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5 Tips for Faculty Office Hours
Unsure how to connect with faculty? College of Arts & Sciences students — and faculty — weigh in on how to make the most of faculty office hours:
“Stop by the first week to introduce yourself and bring along at least one question to ask, whether it’s how your professor ended up in this career or something closely related to an assignment. Once you start going to office hours, you realize how human your professors are and how willing they are to help you learn. Some could also help you in the future with recommendation letters.” — Abari Charles, senior, Sociology; minors in Entrepreneurship and African Studies
2. BUT DON'T PREPARE TOO MUCH.
“My advice is to write out one question to use as a jumping-off point (even if you have a million) and bring it with you to office hours so you do not find yourself floundering once you sit down in front of your professor. It is not worth it to plan out your whole meeting because it is not a meeting in the first place—it is an open conversation to discuss concerns with someone who genuinely wants to help you succeed.” — Sam Seaver, junior, Art History, Psychology
3. SHARE THE REAL YOU.
”Don’t be afraid to share your ideas and personal experiences with faculty. That is what will distinguish you from other students. Furthermore, when faculty know you, know what you stand for, and what your goals are, it will allow them to think of you when an opportunity comes their way.” — Christelle Silue, senior, French, Public Health
4. NERVOUS? BRING A FRIEND FROM CLASS.
“I love it when students come to office hours. It is a chance to get to know them and their intellectual interests in more depth. You do not need to have a problem or question; you can come simply for the opportunity to talk about class content, your major, your professional plans, or other things. If a 1-1 with a professor is intimidating, ask if you can bring a friend from class, and use the time for you both to discuss the class and other matters with your professor. We are here and delighted to talk to you!” — Margaret O’Mara, Howard & Frances Keller Professor of History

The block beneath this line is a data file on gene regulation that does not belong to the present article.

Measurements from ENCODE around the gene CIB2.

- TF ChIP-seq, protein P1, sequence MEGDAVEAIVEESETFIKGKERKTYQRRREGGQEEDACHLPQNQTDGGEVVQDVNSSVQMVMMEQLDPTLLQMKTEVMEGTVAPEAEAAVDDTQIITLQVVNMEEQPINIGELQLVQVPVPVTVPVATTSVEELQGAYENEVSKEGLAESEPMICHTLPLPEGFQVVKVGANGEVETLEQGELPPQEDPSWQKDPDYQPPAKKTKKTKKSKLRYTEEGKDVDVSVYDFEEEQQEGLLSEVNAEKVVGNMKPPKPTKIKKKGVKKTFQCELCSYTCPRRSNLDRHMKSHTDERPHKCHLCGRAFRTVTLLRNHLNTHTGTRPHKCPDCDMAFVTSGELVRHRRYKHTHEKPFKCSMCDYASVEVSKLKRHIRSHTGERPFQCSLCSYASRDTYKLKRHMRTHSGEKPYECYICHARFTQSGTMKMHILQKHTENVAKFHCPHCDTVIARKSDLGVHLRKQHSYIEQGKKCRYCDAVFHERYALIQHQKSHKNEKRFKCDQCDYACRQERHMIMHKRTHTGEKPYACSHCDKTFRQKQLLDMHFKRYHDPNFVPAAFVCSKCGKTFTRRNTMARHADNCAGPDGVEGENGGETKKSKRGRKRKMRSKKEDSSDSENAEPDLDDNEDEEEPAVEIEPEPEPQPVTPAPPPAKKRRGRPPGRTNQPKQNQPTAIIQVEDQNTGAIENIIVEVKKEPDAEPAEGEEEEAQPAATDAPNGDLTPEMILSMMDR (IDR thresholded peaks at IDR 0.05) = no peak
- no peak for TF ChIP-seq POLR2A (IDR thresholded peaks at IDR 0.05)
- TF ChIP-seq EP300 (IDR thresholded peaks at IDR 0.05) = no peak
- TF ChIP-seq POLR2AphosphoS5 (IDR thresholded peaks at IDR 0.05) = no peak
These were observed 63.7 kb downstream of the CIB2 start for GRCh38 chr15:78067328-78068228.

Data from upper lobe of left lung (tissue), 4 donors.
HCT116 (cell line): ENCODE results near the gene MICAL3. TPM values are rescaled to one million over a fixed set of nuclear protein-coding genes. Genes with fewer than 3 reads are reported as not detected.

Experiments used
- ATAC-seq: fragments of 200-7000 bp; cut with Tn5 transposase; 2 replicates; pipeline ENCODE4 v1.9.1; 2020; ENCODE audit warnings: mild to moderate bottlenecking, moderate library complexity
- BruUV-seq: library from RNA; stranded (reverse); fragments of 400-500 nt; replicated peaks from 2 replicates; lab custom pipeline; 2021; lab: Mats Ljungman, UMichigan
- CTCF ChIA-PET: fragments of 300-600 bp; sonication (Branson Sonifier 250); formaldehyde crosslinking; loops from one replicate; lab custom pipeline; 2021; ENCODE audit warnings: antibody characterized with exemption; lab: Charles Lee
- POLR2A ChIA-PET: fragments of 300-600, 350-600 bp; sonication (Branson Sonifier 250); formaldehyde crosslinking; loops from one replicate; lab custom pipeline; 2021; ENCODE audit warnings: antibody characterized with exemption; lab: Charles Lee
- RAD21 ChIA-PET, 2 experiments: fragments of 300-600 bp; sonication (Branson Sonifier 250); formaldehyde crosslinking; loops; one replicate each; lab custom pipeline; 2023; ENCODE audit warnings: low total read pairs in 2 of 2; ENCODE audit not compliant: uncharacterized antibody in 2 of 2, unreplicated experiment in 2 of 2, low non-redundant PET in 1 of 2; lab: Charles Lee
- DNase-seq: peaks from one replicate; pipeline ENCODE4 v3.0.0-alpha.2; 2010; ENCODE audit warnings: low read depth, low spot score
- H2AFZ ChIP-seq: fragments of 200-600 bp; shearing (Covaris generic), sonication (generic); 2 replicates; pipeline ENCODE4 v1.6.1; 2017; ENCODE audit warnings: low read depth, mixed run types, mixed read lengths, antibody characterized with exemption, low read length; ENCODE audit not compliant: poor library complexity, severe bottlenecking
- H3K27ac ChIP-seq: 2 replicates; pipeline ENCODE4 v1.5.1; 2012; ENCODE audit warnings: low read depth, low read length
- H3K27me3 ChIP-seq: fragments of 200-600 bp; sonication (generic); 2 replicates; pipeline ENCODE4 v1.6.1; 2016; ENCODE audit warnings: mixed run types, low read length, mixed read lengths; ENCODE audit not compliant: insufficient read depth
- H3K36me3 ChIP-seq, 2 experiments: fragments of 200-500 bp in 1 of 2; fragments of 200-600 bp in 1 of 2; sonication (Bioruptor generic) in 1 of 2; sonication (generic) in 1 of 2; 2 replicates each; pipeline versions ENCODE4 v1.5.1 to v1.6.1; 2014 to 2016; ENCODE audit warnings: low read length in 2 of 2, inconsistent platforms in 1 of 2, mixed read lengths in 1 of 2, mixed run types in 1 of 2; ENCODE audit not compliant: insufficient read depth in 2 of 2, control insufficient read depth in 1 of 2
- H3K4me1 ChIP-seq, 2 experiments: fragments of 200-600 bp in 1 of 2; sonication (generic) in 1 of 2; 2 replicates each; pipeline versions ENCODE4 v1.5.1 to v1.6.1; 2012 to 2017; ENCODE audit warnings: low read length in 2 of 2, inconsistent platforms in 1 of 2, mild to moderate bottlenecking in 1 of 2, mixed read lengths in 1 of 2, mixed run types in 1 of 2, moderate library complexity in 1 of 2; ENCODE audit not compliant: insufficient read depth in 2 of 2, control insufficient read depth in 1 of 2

5. MENTION THE PROFESSOR'S WORK.
“Going to office hours shows that you are a committed student, allows you to connect with professors, and potentially find research or internship opportunities. If you admire the research or work that a certain professor has done, talking to that professor about their interests may lead to opportunities or connections that would otherwise be unavailable.” — Jessica Niewohner, senior, Law, Societies & Justice
AND MORE TIPS...
6. THINK QUALITY, NOT QUANTITY.
“The time is set aside for your professors to help you learn, so use that resource! But it's important not to force going to office hours. A few quality questions are better than quantity, as there are likely others wanting to use that resource too. With quality questions, your professor will see you're engaged and it will be easier to build a relationship with them.” — Bo Goodrich, senior, Economics
7. LOOK TOWARD THE FUTURE.
One way of creating relationships with faculty is to meet with them during office hours. Creating those relationships is important because faculty will help guide you through application processes, like grad school and scholarship applications, and are willing to write you letters of recommendation. — Maya Esquivido, senior, American Indian Studies
8. APPRECIATE THE OPPORTUNITY.
Office hours are a great opportunity to get to know your professors, especially when you are taking large introductory classes. All of the faculty I have interacted with have been genuinely interested in helping me become a better student. The entire faculty is so accomplished; it is a great privilege to have access to so many of them. — Lauren Miller, senior, Neurobiology